Funtecha, Henry F.,
Popular Festivals in Western Visayas. Iloilo City: Center for West
Visayas Studies, 1995.
Much has been written
and published about the cenaculos of the West German town of
Oberammergau, the Moriones festival in Marinduque and the Pagtaltal in
Jordan, Guimaras. They are known far and wide because of the lure of
realism and their appeal to human emotion. Equally appealing and
interesting, though quite unheard of, is the pasyon singing in the town
The town is located
24 kilometers west of Iloilo City. Most of the people are farmers
cultivating fertile plains and hillsides. The Catholic religion is so
predominant that many Catholic religious practices and celebrations have
gained inroads into the people’s community life.
Pasyon singing, being
one of these practices, has been the Cabatuananon’s way of observing the
Lenten season. Pasyon is the retelling in verse of the life and
suffering of Jesus Christ. The word pasyon is a derivative of the
Spanish term “pasion,” meaning “passion,” and in the religious context,
it refers mainly to the life and sufferings of Christ as depicted in the
pasyon. It has several performance aspects, one of which is its reading
and singing in the custom called pabasa. In Tagalog culture, pabasa has
a definite meaning limited to the reading of the pasyon while in
Western Visayas, particularly in Cabatuan, the pasyon is always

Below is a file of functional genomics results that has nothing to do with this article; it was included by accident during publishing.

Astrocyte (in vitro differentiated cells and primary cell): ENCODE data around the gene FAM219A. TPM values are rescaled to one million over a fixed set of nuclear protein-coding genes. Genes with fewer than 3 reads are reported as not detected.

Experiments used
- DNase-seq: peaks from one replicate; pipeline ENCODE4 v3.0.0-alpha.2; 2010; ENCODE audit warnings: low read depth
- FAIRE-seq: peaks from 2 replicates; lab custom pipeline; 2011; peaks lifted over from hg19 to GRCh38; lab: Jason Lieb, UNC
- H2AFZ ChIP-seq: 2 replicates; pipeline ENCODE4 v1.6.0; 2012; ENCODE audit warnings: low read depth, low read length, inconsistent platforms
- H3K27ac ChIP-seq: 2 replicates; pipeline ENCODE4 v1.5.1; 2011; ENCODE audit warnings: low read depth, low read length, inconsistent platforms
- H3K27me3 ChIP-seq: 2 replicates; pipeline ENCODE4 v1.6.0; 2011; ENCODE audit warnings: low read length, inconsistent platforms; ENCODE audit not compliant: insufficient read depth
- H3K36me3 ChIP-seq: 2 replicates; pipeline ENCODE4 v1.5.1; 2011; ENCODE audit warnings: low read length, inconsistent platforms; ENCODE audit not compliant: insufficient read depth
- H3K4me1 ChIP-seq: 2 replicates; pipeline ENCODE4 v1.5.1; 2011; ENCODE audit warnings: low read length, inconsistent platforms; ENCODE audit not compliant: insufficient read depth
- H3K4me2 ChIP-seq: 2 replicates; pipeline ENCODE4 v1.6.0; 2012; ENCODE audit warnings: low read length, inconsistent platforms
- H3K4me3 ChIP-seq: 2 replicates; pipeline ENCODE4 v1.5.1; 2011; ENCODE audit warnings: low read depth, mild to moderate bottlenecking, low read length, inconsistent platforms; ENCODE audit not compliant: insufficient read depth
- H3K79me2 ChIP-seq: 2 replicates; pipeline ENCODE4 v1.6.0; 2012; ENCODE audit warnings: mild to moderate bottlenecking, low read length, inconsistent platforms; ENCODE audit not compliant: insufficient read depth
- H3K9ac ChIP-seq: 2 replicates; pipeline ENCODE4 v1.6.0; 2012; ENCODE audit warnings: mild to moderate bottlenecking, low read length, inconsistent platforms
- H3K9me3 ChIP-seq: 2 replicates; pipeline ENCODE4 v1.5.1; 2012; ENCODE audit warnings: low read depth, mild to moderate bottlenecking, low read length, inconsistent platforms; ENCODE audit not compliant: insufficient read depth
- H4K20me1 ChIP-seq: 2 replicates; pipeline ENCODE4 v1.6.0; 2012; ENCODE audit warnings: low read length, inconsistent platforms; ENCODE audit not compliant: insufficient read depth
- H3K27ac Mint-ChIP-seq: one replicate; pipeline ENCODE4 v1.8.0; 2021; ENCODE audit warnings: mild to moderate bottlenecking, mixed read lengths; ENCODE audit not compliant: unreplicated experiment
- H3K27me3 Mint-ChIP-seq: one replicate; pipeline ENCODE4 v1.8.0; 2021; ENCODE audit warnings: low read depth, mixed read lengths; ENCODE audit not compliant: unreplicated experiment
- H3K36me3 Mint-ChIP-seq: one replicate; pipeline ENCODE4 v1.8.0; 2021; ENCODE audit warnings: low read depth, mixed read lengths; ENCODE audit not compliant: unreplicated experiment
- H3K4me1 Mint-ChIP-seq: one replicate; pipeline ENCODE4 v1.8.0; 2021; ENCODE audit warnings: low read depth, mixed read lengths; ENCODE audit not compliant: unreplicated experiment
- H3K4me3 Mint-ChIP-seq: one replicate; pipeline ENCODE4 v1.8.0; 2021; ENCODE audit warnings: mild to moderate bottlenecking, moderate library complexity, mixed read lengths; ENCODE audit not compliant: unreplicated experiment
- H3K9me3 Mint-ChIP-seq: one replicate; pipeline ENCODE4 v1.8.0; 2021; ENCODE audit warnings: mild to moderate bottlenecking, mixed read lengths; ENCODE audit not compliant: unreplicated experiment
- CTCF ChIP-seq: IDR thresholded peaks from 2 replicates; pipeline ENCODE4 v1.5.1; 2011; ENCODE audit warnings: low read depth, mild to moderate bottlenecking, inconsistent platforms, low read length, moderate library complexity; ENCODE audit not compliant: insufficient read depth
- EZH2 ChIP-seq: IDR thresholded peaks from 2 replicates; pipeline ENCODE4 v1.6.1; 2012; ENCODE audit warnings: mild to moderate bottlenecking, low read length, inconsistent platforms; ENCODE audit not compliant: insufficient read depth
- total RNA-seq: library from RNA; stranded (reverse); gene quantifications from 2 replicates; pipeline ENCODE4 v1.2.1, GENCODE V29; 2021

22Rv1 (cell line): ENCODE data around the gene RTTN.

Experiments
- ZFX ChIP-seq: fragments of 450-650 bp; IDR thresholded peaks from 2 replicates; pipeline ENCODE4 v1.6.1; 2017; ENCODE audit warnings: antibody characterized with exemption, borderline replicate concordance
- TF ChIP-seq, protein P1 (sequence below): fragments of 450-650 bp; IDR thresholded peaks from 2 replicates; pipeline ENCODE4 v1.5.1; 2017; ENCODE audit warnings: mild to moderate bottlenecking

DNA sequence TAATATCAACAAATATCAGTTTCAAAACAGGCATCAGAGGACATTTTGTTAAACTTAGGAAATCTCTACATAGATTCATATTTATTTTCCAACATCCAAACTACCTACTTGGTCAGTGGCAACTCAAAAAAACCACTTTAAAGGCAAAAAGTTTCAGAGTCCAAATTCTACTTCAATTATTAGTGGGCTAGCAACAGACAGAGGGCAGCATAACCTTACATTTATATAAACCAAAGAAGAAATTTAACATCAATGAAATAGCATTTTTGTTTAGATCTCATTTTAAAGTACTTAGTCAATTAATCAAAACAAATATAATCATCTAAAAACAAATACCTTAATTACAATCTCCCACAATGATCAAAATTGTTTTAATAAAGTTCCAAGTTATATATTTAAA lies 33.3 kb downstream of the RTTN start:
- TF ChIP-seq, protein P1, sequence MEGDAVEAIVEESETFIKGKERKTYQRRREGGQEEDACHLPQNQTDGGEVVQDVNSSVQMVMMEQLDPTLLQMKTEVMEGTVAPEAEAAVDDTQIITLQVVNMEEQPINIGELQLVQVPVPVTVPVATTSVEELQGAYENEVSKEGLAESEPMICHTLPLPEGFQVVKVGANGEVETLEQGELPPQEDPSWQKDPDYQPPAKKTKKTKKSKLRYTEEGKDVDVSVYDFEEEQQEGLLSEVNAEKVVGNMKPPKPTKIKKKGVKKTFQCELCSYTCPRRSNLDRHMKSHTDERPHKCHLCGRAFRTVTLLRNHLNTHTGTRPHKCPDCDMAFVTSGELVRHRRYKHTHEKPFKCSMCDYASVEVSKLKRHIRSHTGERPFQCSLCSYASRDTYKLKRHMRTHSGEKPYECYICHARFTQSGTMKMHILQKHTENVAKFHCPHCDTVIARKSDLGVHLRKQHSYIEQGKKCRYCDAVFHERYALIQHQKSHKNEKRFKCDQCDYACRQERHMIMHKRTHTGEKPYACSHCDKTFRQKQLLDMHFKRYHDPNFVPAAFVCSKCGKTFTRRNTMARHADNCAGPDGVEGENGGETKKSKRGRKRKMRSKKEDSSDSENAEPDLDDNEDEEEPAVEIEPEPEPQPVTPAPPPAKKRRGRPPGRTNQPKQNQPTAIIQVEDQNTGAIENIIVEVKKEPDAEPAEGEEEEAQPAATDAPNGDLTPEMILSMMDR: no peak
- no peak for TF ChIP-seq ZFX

sung. Old people say that the singing of pasyon has been practiced in
the town for a long time. Later, however, the practice of pasyon singing
has lost its appeal especially among the younger people. Pasyon songs
are now rarely heard during Lent.
prompted the town priest, with the full support of the devotees, to
initiate the pasyon singing contest in 1981. Staged in a kapiya (a
make-shift altar colorfully and creatively made and positioned in the
side streets, serving as stations of the cross), pasyon singing was
The contest is a
townwide undertaking participated in by its 68 barangays. These barangay
are subdivided into 14 groups. Preparations for the contest last for a
week. Singers are gathered together to practice the songs while other
members building along the route of the procession their kapiya,
depicting one of the 14 stations of the cross.
On the evening of
Good Friday, the pasyon singing contest starts. Groups of 14 to 40
singers dressed in barong tagalong and baro’t saya put their heads
together in the effort to share a few copies of pasyon songs. For two
straight hours, they sing their passions out.
The life and
suffering of Christ lives through this pasyon singing in Cabatuan.